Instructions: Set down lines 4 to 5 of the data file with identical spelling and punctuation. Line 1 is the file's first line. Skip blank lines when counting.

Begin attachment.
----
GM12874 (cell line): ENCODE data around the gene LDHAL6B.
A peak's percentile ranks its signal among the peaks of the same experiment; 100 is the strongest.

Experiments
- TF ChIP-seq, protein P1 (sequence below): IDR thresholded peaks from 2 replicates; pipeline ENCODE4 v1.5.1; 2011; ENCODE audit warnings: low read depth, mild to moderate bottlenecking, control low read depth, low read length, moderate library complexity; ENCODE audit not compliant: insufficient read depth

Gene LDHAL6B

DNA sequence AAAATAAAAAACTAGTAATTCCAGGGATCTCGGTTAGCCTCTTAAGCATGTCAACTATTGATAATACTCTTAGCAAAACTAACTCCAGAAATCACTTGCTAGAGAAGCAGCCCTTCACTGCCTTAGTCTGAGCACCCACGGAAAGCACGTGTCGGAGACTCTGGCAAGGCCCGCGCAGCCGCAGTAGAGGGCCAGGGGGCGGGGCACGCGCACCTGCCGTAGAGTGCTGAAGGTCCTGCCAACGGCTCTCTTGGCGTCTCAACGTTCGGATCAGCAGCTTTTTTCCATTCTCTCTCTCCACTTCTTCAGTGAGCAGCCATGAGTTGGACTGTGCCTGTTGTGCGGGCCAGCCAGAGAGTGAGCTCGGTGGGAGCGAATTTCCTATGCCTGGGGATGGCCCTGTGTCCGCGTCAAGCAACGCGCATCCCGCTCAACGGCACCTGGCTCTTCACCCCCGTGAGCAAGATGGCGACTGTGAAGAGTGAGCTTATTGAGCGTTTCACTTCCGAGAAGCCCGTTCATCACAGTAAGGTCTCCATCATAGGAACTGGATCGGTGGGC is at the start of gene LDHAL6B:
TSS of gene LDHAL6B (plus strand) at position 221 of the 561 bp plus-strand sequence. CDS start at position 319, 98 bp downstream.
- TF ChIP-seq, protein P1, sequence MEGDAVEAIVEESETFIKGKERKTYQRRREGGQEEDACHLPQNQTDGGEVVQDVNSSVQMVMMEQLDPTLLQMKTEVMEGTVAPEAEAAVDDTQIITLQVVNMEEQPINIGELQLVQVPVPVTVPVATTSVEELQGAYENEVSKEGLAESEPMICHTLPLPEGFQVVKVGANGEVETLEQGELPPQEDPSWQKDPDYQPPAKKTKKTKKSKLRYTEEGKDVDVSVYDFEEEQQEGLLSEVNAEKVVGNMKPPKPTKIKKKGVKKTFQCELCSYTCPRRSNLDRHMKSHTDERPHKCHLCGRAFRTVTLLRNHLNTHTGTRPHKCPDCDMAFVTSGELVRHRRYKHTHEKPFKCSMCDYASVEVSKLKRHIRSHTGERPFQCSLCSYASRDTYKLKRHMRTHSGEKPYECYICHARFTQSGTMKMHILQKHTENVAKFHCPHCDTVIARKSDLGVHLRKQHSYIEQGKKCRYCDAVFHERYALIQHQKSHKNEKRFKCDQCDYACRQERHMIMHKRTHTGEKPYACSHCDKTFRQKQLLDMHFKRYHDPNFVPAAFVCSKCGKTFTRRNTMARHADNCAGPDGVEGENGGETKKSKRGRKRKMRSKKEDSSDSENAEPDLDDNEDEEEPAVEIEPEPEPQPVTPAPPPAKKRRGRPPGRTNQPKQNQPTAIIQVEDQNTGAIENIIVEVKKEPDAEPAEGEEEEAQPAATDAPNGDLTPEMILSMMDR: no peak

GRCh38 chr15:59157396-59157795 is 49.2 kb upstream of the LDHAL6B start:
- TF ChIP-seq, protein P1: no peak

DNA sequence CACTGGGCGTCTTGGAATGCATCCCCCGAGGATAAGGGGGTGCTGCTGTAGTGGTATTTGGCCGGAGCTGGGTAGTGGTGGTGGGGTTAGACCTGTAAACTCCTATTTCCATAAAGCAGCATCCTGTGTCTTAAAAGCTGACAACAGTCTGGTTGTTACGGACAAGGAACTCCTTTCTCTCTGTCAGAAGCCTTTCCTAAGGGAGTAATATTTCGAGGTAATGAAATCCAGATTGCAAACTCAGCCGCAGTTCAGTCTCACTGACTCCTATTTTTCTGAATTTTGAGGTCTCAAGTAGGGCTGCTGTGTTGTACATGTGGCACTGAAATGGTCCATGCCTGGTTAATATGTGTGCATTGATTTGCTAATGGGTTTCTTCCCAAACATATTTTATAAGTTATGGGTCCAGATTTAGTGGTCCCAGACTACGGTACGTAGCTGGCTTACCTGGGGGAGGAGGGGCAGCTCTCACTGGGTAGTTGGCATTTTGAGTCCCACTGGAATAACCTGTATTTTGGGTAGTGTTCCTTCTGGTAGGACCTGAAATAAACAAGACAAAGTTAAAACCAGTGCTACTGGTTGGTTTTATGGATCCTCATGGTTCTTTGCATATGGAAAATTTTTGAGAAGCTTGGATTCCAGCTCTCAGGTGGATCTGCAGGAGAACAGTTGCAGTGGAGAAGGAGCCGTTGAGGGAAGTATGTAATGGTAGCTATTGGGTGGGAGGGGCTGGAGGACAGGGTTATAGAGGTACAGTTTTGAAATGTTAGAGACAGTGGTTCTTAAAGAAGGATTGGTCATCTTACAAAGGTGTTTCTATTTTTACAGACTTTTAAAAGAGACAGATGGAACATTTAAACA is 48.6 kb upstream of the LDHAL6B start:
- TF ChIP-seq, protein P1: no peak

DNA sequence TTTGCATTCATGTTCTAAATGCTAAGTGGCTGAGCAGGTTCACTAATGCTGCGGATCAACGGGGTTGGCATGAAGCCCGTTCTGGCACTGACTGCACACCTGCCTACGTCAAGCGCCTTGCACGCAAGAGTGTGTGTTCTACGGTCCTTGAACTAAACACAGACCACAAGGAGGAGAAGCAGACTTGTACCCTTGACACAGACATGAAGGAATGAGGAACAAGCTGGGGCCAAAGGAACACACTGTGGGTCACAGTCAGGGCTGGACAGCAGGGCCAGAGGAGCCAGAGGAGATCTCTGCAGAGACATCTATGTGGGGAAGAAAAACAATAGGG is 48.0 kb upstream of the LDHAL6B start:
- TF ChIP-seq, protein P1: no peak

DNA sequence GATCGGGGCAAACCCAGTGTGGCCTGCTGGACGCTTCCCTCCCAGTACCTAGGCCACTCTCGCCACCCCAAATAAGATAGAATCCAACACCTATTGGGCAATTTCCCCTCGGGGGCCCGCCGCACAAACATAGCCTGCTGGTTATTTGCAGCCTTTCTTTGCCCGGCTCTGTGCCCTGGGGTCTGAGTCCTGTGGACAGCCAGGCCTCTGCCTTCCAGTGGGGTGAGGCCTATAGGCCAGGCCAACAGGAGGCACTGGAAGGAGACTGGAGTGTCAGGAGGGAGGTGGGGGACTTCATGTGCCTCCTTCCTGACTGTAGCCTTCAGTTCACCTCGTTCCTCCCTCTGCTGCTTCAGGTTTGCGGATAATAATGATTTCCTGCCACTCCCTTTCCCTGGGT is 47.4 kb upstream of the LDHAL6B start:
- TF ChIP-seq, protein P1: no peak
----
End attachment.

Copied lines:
- TF ChIP-seq, protein P1 (sequence below): IDR thresholded peaks from 2 replicates; pipeline ENCODE4 v1.5.1; 2011; ENCODE audit warnings: low read depth, mild to moderate bottlenecking, control low read depth, low read length, moderate library complexity; ENCODE audit not compliant: insufficient read depth

Gene LDHAL6B